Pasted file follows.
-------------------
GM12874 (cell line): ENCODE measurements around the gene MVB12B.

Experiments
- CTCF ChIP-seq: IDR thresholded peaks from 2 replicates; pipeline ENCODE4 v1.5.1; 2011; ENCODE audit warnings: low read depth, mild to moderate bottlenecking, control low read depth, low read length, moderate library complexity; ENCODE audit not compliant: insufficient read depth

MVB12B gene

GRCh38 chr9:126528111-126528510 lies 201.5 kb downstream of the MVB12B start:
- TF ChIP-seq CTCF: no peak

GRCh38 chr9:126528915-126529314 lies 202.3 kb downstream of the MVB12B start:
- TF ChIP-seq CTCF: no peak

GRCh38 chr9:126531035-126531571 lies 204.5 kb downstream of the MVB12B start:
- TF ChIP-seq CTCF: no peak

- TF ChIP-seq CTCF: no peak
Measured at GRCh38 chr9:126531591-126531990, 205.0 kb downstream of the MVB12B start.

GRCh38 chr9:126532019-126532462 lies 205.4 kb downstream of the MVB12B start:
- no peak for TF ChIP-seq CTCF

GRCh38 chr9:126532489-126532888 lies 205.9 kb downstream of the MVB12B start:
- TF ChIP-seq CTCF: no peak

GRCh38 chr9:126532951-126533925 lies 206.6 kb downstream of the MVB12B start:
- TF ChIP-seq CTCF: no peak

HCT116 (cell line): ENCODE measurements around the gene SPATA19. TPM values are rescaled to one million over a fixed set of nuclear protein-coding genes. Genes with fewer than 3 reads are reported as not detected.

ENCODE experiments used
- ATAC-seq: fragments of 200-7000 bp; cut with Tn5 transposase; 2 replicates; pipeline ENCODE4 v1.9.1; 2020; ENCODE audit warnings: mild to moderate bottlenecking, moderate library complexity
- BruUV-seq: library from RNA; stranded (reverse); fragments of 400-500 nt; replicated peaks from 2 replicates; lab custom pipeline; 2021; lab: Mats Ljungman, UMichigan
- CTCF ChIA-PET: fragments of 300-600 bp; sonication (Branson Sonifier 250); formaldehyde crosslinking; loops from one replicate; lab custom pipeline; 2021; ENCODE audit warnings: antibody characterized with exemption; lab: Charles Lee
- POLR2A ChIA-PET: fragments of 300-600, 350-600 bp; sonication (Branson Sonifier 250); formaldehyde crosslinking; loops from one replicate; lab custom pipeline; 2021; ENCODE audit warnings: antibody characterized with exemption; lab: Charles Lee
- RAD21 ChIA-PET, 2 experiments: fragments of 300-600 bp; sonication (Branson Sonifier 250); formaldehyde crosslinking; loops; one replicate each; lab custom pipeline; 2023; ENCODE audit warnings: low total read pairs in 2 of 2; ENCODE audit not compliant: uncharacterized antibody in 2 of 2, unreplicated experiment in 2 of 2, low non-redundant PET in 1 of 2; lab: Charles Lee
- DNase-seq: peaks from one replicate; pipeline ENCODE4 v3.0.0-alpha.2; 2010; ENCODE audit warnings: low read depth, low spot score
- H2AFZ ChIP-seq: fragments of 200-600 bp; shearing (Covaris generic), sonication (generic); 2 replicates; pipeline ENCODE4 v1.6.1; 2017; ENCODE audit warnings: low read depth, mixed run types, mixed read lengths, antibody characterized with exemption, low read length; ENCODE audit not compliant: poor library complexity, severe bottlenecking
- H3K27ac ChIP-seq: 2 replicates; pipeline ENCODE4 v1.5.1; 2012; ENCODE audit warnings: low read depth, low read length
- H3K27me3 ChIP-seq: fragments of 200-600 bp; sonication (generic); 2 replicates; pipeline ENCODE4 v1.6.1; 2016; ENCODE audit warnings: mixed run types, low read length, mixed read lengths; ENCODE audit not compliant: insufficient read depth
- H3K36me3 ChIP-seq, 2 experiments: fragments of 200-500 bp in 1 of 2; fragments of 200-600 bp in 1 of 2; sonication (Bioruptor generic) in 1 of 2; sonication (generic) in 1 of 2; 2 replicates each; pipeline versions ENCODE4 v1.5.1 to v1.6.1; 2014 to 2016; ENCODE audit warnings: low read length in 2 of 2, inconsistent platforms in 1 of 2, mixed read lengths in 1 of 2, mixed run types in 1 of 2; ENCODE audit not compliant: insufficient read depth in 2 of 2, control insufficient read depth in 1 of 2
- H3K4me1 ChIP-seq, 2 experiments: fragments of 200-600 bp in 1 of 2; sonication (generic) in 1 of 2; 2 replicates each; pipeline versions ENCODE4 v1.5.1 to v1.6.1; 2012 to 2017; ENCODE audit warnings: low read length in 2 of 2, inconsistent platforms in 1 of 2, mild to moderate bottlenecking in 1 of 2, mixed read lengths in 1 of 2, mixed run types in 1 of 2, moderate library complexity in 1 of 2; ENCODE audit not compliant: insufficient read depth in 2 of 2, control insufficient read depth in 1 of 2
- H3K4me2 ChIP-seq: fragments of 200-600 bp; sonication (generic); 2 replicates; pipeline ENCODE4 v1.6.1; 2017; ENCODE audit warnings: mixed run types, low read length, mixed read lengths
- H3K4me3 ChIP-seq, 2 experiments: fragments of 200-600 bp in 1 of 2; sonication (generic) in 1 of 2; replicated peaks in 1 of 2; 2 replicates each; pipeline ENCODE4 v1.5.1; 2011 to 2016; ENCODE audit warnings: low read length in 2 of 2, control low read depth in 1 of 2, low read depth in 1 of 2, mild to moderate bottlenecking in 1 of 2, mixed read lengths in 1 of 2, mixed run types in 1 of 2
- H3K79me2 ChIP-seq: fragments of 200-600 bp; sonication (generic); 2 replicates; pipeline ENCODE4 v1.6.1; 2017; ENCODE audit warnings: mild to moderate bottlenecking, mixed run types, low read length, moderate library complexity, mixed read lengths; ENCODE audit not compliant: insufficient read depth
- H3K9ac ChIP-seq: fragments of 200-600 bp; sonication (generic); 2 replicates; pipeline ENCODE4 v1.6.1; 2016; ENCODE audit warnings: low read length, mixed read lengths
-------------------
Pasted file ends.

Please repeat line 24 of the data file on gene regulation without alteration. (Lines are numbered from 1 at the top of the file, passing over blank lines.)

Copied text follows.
- POLR2A ChIA-PET: fragments of 300-600, 350-600 bp; sonication (Branson Sonifier 250); formaldehyde crosslinking; loops from one replicate; lab custom pipeline; 2021; ENCODE audit warnings: antibody characterized with exemption; lab: Charles Lee